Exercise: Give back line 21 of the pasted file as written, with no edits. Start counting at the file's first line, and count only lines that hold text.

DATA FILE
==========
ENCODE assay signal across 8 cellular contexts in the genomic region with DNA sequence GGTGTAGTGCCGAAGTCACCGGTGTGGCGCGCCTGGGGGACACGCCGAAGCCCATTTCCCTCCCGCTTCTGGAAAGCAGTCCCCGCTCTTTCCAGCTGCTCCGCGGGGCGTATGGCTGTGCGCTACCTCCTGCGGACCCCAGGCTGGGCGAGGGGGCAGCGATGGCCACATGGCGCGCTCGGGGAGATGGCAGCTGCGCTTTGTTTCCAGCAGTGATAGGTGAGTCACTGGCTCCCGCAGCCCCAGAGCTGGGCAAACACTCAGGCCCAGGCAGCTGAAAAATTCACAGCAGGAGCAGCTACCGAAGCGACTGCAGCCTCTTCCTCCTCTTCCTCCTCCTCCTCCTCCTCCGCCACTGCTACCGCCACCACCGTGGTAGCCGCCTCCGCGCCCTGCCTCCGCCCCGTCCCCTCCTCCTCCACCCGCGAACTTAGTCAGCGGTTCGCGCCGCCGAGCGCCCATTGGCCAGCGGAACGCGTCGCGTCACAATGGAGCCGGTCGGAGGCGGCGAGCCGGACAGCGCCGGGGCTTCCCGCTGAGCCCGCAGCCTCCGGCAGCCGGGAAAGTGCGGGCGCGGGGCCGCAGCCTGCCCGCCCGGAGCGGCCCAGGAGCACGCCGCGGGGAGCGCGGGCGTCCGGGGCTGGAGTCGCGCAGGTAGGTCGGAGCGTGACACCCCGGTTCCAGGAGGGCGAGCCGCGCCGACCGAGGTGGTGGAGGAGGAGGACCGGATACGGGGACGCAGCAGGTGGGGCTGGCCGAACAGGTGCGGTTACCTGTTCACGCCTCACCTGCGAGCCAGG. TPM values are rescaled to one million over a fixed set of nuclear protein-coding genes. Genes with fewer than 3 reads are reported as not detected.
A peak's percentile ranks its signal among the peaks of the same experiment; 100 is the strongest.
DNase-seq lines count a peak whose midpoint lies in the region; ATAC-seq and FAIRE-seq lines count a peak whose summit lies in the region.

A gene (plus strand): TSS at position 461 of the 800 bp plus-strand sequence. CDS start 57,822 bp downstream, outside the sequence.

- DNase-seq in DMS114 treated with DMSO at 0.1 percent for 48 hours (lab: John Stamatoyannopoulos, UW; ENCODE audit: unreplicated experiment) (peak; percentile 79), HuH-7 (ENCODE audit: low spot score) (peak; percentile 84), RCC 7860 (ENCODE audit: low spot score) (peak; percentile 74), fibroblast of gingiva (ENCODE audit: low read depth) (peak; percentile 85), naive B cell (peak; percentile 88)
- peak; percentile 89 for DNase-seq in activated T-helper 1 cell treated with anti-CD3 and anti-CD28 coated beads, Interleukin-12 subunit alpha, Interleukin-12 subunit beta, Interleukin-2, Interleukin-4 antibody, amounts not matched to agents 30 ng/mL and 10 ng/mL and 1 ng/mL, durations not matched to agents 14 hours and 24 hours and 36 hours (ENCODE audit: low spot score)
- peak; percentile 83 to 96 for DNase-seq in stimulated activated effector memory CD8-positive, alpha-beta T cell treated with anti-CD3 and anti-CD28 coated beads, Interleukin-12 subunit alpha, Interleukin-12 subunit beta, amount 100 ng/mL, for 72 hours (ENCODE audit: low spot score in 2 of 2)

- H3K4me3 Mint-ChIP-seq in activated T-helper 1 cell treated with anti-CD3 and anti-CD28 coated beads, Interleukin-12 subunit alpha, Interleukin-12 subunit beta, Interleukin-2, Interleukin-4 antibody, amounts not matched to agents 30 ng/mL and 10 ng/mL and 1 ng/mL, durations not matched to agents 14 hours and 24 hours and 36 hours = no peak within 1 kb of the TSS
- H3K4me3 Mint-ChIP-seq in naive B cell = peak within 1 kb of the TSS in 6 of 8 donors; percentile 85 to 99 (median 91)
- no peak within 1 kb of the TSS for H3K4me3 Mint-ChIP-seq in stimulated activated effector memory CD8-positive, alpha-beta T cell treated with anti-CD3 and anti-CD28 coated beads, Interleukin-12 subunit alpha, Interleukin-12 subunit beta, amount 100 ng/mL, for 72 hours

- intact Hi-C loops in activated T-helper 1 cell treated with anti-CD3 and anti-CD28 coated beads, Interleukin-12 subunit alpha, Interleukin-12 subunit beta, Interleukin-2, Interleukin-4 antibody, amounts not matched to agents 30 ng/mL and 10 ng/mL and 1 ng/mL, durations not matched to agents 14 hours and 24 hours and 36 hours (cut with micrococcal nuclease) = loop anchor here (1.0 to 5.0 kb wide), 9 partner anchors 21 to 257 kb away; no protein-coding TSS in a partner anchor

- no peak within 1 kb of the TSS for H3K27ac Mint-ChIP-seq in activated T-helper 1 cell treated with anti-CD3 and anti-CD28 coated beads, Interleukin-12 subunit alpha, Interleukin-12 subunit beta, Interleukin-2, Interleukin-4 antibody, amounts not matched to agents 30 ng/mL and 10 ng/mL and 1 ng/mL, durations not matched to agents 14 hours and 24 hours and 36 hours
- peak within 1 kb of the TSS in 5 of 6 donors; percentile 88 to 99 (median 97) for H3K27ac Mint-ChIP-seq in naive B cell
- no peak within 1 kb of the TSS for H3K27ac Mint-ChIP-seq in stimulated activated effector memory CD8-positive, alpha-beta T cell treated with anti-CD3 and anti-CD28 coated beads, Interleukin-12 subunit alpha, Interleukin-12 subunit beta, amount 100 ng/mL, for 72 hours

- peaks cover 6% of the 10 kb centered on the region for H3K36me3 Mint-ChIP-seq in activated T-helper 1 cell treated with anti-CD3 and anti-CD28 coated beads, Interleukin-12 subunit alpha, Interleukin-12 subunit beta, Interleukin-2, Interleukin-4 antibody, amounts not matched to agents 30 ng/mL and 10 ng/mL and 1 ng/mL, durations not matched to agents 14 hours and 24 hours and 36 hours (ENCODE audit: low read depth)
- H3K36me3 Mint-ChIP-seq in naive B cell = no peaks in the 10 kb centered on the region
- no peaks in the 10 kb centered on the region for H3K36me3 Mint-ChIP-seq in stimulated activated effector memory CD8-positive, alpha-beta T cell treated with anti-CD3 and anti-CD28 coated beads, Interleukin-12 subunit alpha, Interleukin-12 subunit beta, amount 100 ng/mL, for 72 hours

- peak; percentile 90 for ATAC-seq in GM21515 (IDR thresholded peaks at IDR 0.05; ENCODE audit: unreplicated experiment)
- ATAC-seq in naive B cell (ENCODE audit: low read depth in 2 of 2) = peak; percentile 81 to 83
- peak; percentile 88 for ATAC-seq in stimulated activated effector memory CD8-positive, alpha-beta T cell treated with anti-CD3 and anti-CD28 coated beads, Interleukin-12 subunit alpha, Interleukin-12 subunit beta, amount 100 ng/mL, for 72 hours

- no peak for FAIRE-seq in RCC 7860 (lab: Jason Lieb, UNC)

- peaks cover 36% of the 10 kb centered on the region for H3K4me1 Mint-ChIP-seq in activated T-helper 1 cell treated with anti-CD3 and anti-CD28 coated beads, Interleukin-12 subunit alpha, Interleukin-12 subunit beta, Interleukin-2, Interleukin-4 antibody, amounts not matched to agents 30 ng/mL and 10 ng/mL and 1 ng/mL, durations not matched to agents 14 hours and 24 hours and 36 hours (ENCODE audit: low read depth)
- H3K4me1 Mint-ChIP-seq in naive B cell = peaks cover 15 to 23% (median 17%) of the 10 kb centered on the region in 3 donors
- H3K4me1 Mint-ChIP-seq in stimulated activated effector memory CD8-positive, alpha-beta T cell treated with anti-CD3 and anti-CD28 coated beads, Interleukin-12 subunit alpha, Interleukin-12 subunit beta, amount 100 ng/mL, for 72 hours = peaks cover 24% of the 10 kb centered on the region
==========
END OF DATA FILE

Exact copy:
- no peak for FAIRE-seq in RCC 7860 (lab: Jason Lieb, UNC)